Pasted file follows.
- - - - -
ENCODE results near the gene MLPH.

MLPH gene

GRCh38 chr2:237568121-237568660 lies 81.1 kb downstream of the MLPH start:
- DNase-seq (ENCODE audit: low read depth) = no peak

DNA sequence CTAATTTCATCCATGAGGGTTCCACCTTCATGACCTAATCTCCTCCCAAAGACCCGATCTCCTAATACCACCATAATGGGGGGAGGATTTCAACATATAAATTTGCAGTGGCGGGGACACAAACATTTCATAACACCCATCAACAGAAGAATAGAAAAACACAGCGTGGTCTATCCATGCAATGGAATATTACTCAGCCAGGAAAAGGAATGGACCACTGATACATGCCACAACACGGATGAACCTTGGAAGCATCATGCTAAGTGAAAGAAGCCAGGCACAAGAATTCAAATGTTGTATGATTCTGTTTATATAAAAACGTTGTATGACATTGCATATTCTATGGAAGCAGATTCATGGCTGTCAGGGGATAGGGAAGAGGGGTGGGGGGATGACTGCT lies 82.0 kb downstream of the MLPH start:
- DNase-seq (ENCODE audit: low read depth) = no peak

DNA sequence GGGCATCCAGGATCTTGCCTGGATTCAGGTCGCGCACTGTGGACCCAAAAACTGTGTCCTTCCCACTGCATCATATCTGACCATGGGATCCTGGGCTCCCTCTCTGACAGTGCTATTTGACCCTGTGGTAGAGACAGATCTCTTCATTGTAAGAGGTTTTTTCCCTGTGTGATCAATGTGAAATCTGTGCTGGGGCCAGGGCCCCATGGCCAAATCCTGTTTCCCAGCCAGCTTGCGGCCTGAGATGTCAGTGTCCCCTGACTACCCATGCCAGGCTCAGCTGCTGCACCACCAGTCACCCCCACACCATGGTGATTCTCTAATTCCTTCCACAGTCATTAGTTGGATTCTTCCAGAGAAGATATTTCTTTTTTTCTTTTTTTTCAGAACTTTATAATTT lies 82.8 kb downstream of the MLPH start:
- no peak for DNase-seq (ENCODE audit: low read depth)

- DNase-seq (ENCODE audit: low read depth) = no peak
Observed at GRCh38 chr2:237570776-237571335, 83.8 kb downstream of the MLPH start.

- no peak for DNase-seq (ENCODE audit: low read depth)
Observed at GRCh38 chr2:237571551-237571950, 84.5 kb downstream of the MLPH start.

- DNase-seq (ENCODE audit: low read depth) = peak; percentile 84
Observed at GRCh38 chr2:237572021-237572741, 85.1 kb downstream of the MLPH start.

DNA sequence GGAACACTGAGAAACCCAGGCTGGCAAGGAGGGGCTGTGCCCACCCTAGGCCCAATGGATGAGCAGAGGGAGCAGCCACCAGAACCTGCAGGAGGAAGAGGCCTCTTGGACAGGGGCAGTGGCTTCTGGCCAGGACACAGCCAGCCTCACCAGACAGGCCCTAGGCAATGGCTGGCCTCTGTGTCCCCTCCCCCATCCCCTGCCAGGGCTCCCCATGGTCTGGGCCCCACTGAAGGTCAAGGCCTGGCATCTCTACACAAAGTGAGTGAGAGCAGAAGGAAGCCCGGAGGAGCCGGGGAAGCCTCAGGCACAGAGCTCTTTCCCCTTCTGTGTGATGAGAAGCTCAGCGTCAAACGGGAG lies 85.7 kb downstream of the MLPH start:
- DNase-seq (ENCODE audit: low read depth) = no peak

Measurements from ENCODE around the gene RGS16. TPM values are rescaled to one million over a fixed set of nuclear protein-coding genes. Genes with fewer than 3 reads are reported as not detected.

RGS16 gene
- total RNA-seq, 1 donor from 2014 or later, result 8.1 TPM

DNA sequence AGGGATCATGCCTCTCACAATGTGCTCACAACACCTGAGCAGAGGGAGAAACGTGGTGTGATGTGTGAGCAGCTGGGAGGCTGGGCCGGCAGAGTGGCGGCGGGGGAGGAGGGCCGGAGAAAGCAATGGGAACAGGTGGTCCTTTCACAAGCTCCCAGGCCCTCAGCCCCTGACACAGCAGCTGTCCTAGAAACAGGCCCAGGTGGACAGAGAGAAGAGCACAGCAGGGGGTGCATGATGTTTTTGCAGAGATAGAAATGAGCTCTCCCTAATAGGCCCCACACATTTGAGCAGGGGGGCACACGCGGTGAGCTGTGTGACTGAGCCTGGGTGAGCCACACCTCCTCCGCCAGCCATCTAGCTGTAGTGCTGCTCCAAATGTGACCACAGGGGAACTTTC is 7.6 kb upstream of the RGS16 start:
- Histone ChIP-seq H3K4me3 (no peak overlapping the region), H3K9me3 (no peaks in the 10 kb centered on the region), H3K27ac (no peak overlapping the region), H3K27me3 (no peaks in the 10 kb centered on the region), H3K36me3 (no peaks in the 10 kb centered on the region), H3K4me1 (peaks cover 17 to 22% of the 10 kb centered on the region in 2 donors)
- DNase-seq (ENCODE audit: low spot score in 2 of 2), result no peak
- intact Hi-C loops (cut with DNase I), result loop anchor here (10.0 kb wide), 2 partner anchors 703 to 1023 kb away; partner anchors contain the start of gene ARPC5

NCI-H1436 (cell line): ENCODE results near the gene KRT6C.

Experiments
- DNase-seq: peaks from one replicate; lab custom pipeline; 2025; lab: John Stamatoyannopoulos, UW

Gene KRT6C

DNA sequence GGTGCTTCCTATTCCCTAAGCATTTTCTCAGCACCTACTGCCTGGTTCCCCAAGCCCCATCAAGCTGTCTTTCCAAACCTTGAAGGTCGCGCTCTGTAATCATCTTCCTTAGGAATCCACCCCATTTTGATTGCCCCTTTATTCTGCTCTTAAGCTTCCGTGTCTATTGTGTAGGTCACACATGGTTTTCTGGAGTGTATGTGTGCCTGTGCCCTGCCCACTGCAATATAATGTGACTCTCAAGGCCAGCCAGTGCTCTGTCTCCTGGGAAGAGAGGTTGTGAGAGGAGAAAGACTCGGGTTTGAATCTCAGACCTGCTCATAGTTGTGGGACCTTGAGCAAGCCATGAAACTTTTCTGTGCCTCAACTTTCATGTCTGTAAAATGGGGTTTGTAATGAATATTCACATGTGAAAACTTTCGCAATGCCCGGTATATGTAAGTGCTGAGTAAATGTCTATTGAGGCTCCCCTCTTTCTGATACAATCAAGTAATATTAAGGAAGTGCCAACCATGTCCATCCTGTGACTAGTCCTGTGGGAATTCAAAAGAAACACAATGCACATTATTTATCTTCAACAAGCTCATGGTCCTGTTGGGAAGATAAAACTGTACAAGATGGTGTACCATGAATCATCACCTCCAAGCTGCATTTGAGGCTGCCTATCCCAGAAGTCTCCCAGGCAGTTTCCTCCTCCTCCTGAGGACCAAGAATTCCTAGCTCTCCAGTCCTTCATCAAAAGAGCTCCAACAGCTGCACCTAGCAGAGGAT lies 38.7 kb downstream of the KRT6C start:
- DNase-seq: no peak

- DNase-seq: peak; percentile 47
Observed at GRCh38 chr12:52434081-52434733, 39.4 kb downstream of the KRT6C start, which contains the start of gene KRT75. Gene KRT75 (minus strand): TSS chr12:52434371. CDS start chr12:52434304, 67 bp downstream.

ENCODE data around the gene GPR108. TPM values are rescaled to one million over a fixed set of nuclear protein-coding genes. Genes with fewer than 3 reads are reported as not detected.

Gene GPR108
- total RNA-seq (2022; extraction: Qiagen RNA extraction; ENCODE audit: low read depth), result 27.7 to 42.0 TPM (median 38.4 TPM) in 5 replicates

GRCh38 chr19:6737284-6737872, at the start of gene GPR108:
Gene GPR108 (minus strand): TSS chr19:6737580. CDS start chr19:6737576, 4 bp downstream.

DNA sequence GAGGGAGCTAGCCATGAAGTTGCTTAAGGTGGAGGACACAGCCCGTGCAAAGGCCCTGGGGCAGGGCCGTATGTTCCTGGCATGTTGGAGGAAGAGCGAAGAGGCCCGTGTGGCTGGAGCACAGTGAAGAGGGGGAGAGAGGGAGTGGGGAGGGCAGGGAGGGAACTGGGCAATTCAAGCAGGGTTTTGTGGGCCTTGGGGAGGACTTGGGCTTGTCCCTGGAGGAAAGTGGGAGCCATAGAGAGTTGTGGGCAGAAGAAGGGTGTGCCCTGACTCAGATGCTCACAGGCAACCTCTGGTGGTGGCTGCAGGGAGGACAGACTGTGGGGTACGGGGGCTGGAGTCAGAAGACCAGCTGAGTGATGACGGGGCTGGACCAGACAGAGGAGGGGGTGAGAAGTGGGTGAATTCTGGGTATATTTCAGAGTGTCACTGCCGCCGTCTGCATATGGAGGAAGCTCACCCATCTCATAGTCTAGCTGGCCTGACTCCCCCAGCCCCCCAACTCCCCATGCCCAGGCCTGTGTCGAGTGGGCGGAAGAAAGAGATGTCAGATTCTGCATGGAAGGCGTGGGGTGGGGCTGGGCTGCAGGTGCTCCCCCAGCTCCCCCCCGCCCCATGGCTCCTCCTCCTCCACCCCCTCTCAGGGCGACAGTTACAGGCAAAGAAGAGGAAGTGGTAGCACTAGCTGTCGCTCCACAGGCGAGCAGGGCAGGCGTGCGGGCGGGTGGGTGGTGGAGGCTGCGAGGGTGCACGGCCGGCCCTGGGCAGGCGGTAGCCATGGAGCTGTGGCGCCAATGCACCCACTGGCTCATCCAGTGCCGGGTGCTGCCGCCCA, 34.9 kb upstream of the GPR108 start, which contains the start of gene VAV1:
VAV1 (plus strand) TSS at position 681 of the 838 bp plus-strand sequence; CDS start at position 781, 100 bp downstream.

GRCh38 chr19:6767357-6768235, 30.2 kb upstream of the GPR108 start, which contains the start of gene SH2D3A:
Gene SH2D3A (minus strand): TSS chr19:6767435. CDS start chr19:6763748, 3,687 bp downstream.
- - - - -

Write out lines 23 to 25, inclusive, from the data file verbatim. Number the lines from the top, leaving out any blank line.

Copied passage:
- intact Hi-C loops (cut with DNase I), result loop anchor here (10.0 kb wide), 2 partner anchors 703 to 1023 kb away; partner anchors contain the start of gene ARPC5

NCI-H1436 (cell line): ENCODE results near the gene KRT6C.

Experiments